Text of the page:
Season books and eponymous poem

Good grief, I almost forgot to re-post the eponymous poem!

I received a volume of Rowan Williams poetry for Christmas, and have been distracted by that.  His “Flight Path” in that volume reminds me of some of the haunting ‘walking dead’ scenes from the Justin Kurzel film of Macbeth that we saw on Boxing Day.

Other Christmas books included Dave Walker’s newest collection, Heroes of the Coffee Rota (which is fabulous), Terry Eagleton’s Hope Without Optimism, James Martin’s Becoming Who You Are, and Steve Silberman’s Neurotribes.  In recent reads, I highly recommend Jenny Lawson’s Furiously Happy to those among us who preserve a sense of humor about anxiety disorders and don’t mind a certain amount of foul language.   A new-to-me poet is Jane Kenyon, whom I discovered via a The Religious Imagineer post. Re-posting here “Briefly It Enters, and Briefly Speaks”:

I am the blossom pressed in a book,
found again after two hundred years…

I am the maker, the lover, and the keeper…

When the young girl who starves
sits down to a table
she will sit beside me…

I am food on the prisoner’s plate…

I am water rushing to the wellhead,
filling the pitcher until it spills…

I am the patient gardener
of the dry and weedy garden…

I am the stone step,
the latch, and the working hinge…

I am the heart, contracted by joy…
the longest hair, white
before the rest…

I am there in the basket of fruit
presented to the widow…

I am the musk rose opening
unattended, the fern on the boggy summit…

I am the one whose love
overcomes you, already with you
when you think to call my name…

— Jane Kenyon, “Briefly It Enters, and Briefly Speaks”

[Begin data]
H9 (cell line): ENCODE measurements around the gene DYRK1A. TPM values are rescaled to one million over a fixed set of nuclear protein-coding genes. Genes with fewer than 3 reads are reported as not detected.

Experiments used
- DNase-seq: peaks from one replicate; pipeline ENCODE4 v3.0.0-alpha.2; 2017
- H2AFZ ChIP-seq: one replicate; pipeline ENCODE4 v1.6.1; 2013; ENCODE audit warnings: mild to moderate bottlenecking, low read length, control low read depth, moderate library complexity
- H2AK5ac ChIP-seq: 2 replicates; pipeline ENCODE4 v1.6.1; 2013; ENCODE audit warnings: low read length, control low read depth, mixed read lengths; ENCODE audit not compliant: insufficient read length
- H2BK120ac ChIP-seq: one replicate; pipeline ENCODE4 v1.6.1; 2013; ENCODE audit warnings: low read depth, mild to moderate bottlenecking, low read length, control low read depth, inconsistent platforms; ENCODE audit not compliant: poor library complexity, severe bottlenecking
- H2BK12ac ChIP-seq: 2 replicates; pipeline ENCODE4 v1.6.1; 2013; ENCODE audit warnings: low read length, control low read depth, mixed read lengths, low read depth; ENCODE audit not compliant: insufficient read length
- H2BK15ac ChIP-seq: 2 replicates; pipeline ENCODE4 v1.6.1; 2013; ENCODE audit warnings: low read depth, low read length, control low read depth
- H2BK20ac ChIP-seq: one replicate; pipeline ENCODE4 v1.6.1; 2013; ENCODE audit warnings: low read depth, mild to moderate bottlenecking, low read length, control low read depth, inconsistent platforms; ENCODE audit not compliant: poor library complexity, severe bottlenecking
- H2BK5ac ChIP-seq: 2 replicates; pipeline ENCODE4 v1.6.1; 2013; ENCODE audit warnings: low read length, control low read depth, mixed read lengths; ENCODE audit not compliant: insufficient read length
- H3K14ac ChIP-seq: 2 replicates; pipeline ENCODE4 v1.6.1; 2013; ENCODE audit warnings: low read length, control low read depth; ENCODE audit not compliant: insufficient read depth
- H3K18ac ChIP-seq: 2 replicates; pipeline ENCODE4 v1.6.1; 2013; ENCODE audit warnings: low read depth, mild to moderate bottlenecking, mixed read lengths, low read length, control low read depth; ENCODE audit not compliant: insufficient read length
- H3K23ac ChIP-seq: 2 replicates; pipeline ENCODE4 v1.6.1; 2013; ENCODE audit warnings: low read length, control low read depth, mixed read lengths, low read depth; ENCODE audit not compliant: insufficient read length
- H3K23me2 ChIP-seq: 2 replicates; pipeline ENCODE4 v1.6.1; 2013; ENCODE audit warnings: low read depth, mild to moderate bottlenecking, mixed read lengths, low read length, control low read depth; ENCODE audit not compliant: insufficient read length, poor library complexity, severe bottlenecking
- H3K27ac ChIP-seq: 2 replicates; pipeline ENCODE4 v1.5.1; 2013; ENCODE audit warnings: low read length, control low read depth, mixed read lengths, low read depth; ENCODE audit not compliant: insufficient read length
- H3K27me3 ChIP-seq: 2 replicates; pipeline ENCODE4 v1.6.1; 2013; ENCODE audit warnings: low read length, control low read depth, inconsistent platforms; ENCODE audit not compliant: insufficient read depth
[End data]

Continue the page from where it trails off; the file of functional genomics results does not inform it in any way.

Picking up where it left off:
The Retrieval System

Maxine Kumin and I go way back.  She came to talk to my English class when I was in the 7th or 8th grade, probably almost 40 years ago now.  Mostly I remember that there was something vaguely subversive about her and that my English teacher was excited and proud and nervous.

I liked whatever it was the poet-lady read to us, and I remembered her visit.  Years later as an undergraduate in Cambridge, Massachusetts I frequented Groliers, the poetry book store.  When I tried out (unsuccessfully) for The Advocate, the literary magazine whose alumni included TS Eliot and e e cummings, it was a book of Maxine Kumin’s poetry that I reviewed for them: her then recently-published The Retrieval System.

At the time, I thought I understood it.  Perhaps I liked it, sensed its authenticity perhaps, but no, I really didn’t get it.  Not the way I do now.

The Retrieval System came out when Maxine Kumin (who died earlier this year at the age of 88) was about 50.  She was reflecting on the suicide of a close friend, the growing-away of her young adult children, the memories of her deceased parents, the changes in her body, and what it was like to still be married.  Now I get it.  For her, animals were the retrieval system that recalled for her the people who had left her life:

“For example,
the wethered goat who runs free in pasture and stable
with his flecked, agate eyes and his minus-sign pupils
blats in the tiny voice of my former piano teacher…“

In honor of all those whose young adult children are coming home for the holidays and whose deceased parents are not, I offer these two gems from this collection.

Changing the Children
Anger does this.
Wishing the furious wish
turns the son into a crow
the daughter, a porcupine.

Soon enough, no matter how
we want them to be happy
our little loved ones, no
matter how we prod them
into our sun that it may
shine on them, they whine
to stand in the dry-goods store.
Fury slams in.
The willful fury befalls.

Now the varnish-black son in a tree
crow the berater, denounces the race
of fathers and the golden daughter
all arched bristle and quill
leaves scribbles on the tree bark
writing how The Nameless One
accosted her in the dark.

How put an end to this cruel spell?
Drop the son from the tree with a rifle.
Introduce maggots under his feathers
to eat down to the pure bone of boy.

In spring when the porcupine comes
all stealth and waddle to feed on the willows
stun her with one blow of the sledge
and the entrapped girl will fly out
crying Daddy! or Danny!
or is it Darling?
and we will live all in bliss
for a year and a day until
the legitimate rage of parents
speeds the lad off this time
in the uniform of a toad